"Are YOU choosing the club?" Cere sniffed.
"What's wrong with that?" Ves arched.
"Because I'm not going to one of the dives you like!" Cere shot back. "I'd probably get molested."
"Fine, you pick the club," Ves scowled. "I just want to have fun. You in Jun?"
"No," Jun replied. "I'd rather just take a spin on my hover bike."
"Why don't you marry that hover bike," sneered Ves.
"Can Palla-Palla come?"
"Um," Cere began anxiously.
"I don't think you'd like it," Ves told her. "Besides, you always conk out by nine anyway."
"DO NOT!" Palla-Palla answered, her lower lip protruding.
"How about I take you for a spin on my bike?" Jun suggested. Palla-Palla nodded.
"Maybe Yutaka and I will see you there," Hotaru ventured. "Tonight may be very special. He says he has something to tell me."
"He's met an older woman and it's all over?" Ves suggested.
"Don't even joke like that!" Hotaru gasped in horror. The asteroids chuckled.
"How about you, Princess?" Cere inquired. "You can bring Helios along - - if your Dad will let you."
"No," the Princess replied with a grimace. "I've got work to do."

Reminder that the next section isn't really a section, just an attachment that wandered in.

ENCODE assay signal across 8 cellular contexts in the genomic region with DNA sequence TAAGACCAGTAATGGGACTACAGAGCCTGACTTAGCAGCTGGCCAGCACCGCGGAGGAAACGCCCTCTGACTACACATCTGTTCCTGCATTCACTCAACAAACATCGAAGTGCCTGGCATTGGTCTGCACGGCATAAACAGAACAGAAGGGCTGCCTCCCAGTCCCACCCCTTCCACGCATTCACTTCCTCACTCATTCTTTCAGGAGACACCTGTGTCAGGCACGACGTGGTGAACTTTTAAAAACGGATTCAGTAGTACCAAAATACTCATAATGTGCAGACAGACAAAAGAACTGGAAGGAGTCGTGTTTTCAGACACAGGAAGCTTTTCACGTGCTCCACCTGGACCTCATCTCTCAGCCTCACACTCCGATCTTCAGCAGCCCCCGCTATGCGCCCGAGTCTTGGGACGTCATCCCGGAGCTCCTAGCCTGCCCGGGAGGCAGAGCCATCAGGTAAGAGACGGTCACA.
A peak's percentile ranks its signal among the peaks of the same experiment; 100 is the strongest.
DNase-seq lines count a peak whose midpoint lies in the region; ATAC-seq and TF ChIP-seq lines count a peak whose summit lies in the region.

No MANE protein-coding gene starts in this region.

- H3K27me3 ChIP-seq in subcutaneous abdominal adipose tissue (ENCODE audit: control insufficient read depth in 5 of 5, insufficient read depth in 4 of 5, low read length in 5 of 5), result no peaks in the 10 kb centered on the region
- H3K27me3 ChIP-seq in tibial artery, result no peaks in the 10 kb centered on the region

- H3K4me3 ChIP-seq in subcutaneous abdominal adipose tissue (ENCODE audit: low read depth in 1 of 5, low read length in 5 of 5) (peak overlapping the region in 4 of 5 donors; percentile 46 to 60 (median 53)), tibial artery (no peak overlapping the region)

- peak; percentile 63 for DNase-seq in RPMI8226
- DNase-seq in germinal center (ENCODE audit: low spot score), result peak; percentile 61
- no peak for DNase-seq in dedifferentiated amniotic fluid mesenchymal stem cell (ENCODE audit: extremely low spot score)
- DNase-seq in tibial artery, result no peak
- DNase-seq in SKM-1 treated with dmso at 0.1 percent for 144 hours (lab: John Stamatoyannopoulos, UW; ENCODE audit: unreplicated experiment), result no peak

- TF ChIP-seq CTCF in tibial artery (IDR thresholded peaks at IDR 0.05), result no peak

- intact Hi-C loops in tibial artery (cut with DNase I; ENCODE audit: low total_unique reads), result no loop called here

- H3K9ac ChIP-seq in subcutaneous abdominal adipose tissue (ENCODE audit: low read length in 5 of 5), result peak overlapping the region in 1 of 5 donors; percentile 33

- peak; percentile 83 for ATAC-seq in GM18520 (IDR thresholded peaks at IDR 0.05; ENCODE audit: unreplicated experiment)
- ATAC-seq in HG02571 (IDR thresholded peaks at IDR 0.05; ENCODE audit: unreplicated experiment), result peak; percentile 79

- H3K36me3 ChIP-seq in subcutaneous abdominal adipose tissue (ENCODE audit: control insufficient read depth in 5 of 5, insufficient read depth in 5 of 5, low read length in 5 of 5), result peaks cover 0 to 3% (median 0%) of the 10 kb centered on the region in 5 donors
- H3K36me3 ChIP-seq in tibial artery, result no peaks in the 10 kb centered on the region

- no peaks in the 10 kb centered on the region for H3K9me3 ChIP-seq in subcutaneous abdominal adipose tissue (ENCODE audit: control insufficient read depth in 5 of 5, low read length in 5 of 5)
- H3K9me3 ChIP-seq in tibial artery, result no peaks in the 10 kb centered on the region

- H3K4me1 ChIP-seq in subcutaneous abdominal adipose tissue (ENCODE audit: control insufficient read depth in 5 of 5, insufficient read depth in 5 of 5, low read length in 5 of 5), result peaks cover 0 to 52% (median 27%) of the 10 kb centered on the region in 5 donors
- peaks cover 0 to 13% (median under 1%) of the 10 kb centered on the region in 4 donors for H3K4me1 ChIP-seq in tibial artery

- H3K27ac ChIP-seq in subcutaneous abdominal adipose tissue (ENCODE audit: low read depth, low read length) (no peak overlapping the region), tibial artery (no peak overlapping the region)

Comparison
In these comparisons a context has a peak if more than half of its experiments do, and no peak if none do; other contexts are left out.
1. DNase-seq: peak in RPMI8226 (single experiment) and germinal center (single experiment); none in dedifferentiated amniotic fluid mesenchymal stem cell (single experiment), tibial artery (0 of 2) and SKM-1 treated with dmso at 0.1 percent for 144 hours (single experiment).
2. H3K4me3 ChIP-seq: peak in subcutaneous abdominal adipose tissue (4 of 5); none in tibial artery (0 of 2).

"Come on!" howled Ves. "You haven't been out of your room in a month!"
"I," Usa began uncertainly. "I can't. I have too many things to do."
The corridor branched and Usa headed down it, towards the Royal Chambers and a convenient escape route. Hotaru and the asteroids just stared after her.
"What is with her?" demanded Ves. "She's been like this ever since that run-in with that Desdaemona chick."
"Something happened between them," Hotaru murmured, staring after her friend, her heart bleeding buckets. "Something that really scared her."
"What?" Jun asked.
"I don't know," Hotaru answered. "She won't tell me and I don't remember seeing Desdaemona again after that encounter we all had in the garden. I've tried to help her, but she won't talk about it. Neither will Helios. All she does now is work and study and . . ."
"And not have fun," Cere completed the thought.
"Maybe Palla-Palla can make her a get-well-soon card," Palla-Palla offered.
Music was playing. The dance floor was covered in a holographic image of the galaxy and people were enjoying themselves. Around the room, tables hosted friends enjoying the atmosphere and the company, and couples enjoying each other. At the bar, people were drinking and flirting or waiting for someone to come along.